I happened upon this short excerpt of Dr. Amy Myers (a functional medicine MD) speaking at a Wellness Summit about people’s skewed view of health, normalcy, and diet. She sums up society’s problems in a few short sentences.

I addressed this in my post about functional vs. traditional, and I am still having these conversations with people. For them, it is just so much easier to take a pill than to change your lifestyle and diet for the sake of your health.

PS A friend of mine with RA was aghast that occasionally I eat cauliflower for breakfast. I believe she’s currently on 3 different meds for her condition while I remain Big Pharma-free. read more

human reaction

When we first went paleo, it was a real struggle. It wasn’t just the cleaning out of the house and changing the way we ate. That was the easy part. It mostly, at least for me, was realizing that what I’d been taught my entire life was a lie. Not only had our government misled us, but so had science. If you read Cordain’s, The Paleo Answer, you’ll find all the references to why we should not be eating dairy, whole grains, legumes, etc. To top it off, it’s not just that it would be better for us not to, but there is evidence that illustrates why we shouldn’t and other evidence (fat argument) that shows how we’ve been purposely misled because of a personal agenda. The fat argument has come to light again recently in articles such as The Questionable Link Between Saturated Fat and Heart Disease. read more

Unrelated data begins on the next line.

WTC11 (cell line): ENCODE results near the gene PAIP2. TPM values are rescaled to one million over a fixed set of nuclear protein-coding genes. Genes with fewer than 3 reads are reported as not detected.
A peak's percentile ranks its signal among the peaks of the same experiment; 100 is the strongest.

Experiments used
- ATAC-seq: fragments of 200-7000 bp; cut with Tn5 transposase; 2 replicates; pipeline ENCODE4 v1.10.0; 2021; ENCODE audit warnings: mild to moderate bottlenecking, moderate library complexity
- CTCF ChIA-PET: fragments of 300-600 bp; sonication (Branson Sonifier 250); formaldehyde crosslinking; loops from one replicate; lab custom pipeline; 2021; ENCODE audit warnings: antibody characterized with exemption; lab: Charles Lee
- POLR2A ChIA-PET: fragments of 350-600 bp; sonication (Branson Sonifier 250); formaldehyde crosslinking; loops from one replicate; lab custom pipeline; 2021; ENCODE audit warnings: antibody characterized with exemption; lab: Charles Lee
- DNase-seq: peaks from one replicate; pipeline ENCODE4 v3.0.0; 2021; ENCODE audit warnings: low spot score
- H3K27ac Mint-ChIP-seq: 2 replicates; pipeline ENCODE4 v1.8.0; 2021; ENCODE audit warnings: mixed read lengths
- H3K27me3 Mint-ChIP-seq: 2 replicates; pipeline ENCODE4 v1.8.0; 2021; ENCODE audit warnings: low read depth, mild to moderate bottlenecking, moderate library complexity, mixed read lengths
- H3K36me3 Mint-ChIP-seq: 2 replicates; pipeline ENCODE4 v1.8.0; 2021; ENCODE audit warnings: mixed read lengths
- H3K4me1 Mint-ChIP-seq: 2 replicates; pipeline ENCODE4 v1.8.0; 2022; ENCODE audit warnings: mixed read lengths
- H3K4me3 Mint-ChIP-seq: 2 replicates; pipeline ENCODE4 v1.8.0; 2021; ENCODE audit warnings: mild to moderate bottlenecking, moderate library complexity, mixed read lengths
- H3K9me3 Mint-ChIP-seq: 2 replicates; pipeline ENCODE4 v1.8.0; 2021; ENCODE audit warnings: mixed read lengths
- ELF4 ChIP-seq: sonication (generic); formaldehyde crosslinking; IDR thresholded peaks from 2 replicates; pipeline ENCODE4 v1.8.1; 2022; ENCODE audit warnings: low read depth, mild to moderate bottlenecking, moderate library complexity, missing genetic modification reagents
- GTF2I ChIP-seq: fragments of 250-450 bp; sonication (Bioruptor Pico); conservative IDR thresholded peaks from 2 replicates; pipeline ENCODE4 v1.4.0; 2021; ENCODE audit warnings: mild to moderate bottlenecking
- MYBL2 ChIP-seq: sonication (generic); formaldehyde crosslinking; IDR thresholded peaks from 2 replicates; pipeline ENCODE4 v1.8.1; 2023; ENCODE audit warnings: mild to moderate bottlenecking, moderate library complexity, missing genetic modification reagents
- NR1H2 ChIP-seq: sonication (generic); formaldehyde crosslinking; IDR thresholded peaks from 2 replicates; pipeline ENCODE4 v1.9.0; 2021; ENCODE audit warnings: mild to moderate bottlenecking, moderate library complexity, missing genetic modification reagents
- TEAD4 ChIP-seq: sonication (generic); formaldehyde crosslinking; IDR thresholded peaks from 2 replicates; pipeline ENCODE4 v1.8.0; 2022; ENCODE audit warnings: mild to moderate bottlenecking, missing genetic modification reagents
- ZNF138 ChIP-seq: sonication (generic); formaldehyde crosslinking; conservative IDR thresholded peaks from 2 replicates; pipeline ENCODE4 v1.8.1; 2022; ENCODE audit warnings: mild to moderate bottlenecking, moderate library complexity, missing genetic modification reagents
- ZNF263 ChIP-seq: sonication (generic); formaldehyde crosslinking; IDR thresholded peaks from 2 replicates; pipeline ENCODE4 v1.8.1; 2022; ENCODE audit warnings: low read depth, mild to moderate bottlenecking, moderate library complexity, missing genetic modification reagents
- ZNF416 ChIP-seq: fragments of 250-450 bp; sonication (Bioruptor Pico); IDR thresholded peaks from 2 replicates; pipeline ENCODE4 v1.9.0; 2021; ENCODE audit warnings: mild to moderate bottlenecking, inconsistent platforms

I have this love/hate relationship with the news media. I love to stay informed, but one must define what “informed” is exactly. Is it informed or overwhelmed? There is a fine line, and my trigeminal neuralgia excels at pointing out the difference. I check different news sites—everything from the BBC, NY Times, CNN, and NHK. By far the most irritating or amusing, depending on your point of view, is CNN.

• How Pilates can help women with MS
• 11 ways to manage spine arthritis
• Solving the riddle of RA
• Tips for a sound sleep with MS
• 8 rheumatoid arthritis exercises
• The 123s of treating afib
• 8 ways to live better with RA read more


I distinctly remember reading this article in the NY Times. My hands already hurt from what I suspected was RA yet to be diagnosed, and I felt utterly defeated. Our neighbors kids were visiting for the summer, and they were outside. I could see them out the window to the left of where I sat at my computer. I had the flash of walking upstairs to get my pistol, out into the yard (don’t make a mess inside), and killing myself. I thought that would be a rather rude thing to do to those kids so I sat glued to my chair. That was my exact thought process. read more


In a previous post I spoke of my aunt, my mother’s sister, being diagnosed with RA. Her daughter, my cousin, was also diagnosed with RA last month. This in turn led to long discussions about family history and I found out the following:
• both my maternal great-grandparents had RA
• of their 6 children only one seemed to present with RA (not my grandmother)
• of my grandmother’s 5 children, 3 presented with RA (my mother, and a younger sister and brother)
• the next generation would be mine where I and my cousin have both been diagnosed
• my cousin has two young daughters—I think we could make an educated guess about their fate, unfortunately read more

ramblings on disability